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F-5F Tiger II

by David W. Aungst

 

F-5F Tiger II

 

 

Introduction

 

Top Gun is famous for creating some distinctive camouflages representing enemy aircraft paint schemes, but every so often they do something just because it looks good. This Tiger II is an example of the "looks good" practice. I always liked this camouflage scheme, but lacked the ambition to attempt the positive / negative markings. Finally, my desire to have the model sitting on my shelves overruled my fears and I dived in. The markings proved to be easier than I had always thought they would be.

 

 

Construction

 

Before I could paint, though, I needed to build. The Monogram 1/48 scale F-5F kit is not bad by the standards of its day, but it does need some help. I did not do anything extraordinary, just some basic improvements to the kit. The modifications I made to the kit were as follows:

  • The Monogram kit is of an Air Force F-5F. When the Navy got a hold of the aircraft, they modified them for better ACM performance. I made the same changes to the kit. These include: 

    • Reshaping the nose cone into a "shark's nose". 

    • Removing the radar scopes from the main instrument panels (Naval F-5's do not carry radar). 

    • I should have also enlarged the leading edge extensions on the wings, but I learned of this modification too late to incorporate them into the kit. 

  • I drilled-out the left nose cannon barrel. 

  • On F-5F's, the right nose "cannon barrel" is actually an avionics intake. I replaced the gun barrel provided in the kit with a small diameter plastic tube and faired this into the nose without leaving a gap. 

  • I added the angle-of-attack vane on the right side of the nose using the etchings provided in the Monogram "high-tech" release of the F-5E. 

  • I blocked the engine intakes so you could not see through the model. 

  • I added afterburner interiors to the engine exhausts using plastic tube and the etchings provided in the Monogram "high-tech" release of the F-5E. I added anti-sway braces to the centerline weapons pylon. 

  • I replaced the fins on the centerline fuel tank with .015" sheet styrene. This is still too thick, I know, but any thinner just looked as wrong as the two foot thick fins that come in the kit.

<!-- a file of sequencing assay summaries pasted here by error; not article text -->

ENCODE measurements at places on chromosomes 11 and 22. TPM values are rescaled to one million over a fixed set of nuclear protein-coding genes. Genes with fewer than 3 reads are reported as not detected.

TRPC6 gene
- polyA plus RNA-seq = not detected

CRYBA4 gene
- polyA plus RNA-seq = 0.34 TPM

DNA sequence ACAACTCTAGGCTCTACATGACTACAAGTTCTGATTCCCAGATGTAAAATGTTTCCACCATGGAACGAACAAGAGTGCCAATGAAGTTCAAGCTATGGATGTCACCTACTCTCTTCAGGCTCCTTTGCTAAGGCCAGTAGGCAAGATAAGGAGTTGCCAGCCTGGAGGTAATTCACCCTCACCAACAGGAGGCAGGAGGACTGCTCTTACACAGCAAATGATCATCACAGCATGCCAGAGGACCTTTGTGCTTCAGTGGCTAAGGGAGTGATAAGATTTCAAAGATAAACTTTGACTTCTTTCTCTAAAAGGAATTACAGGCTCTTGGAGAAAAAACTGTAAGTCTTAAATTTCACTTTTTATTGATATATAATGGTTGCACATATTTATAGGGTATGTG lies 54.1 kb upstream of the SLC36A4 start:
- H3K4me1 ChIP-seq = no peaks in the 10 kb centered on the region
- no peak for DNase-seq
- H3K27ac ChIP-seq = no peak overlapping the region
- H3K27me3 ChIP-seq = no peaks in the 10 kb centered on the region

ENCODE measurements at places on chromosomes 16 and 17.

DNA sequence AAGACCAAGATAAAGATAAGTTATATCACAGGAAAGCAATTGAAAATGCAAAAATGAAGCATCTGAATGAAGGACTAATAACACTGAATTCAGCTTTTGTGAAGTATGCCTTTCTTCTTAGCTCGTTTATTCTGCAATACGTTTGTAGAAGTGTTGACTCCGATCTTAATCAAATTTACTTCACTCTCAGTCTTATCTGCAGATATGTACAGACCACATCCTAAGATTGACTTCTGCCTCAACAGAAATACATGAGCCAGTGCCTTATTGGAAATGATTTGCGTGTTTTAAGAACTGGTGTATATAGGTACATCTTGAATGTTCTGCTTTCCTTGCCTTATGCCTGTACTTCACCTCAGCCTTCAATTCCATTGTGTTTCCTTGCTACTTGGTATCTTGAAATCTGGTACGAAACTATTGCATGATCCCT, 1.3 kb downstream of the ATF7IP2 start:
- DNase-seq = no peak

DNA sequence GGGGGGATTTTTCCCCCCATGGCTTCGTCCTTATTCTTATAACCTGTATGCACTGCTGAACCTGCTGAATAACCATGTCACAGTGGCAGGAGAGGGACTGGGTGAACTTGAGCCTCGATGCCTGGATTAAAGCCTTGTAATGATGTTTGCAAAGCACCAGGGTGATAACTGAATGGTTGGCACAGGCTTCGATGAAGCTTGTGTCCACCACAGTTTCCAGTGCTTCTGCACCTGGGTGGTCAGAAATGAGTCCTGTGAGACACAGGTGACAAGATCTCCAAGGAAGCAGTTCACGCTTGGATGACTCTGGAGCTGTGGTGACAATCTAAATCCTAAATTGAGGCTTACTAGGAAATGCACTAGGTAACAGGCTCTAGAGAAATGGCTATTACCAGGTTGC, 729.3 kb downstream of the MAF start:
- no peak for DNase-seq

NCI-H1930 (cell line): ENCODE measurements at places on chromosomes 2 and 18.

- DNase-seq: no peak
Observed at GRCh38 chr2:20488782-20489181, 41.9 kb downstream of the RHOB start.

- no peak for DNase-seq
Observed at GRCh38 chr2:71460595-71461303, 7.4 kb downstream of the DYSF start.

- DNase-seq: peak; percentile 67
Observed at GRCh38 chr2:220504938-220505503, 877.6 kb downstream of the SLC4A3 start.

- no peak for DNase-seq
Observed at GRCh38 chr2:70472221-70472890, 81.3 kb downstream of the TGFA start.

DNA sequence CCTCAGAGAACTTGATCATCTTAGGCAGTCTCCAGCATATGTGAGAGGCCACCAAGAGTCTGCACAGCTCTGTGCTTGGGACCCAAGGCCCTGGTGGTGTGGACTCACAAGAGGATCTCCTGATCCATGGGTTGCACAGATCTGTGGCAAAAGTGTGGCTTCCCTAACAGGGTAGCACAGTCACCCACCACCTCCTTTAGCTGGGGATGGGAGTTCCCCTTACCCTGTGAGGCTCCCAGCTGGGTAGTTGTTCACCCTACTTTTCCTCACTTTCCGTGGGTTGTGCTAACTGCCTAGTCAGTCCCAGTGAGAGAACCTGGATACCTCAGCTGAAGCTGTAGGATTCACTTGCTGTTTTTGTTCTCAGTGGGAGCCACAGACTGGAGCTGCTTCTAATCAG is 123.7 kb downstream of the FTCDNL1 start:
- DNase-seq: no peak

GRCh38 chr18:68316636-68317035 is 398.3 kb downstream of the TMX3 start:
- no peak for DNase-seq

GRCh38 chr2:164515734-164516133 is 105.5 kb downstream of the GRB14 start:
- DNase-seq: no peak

For paints, I used all Testors Model Master enamels. The camouflage is made up of Dark Ghost Gray (F.S.36320) and Dark Green (F.S.34079). Before painting the camouflage, though, I determined all the locations of the markings where I was going to do positive / negative masking and painted those areas in the colors that the markings were supposed to be. Then I masked off the markings and painted the actual camouflage. I used rub down transfers to mask the lettering and Scotch brand Magic Transparent tape for all the other markings. The national insignia were the hardest to do. When I unmasked everything, the results were what you see in the pictures. This is a simplistic description, but it conveys the idea of how I did it.

SuperScale made the decals for this aircraft on sheet #48-317, sort of. The problem is that they also have about eight other aggressor aircraft on the same sheet. With that many aircraft on one sheet, needless to say, only the very basic unit markings were provided. I supplemented the SuperScale sheet with scrap decals for the data markings, in addition to the masked and painted markings.

I used a combination of thinned down enamel paint washes and airbrush shading to weather the airframe. A final dry brushing of silver to pop out the surface details completed the weathering.

 

 

Additional Images and Project Summary

 

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Project Statistics

Completion Date:

19 January, 1994

Total Building Time:

43.1

Research:

1.3

Construction:

11.1

Painting:

21.0

Decals / Markings:

5.6

Extra Detailing / Conversion:

4.1

 


Models, Description and Images Copyright 1999 by David Aungst
Page Created 17 December, 1999
Last Updated 26 July, 2007

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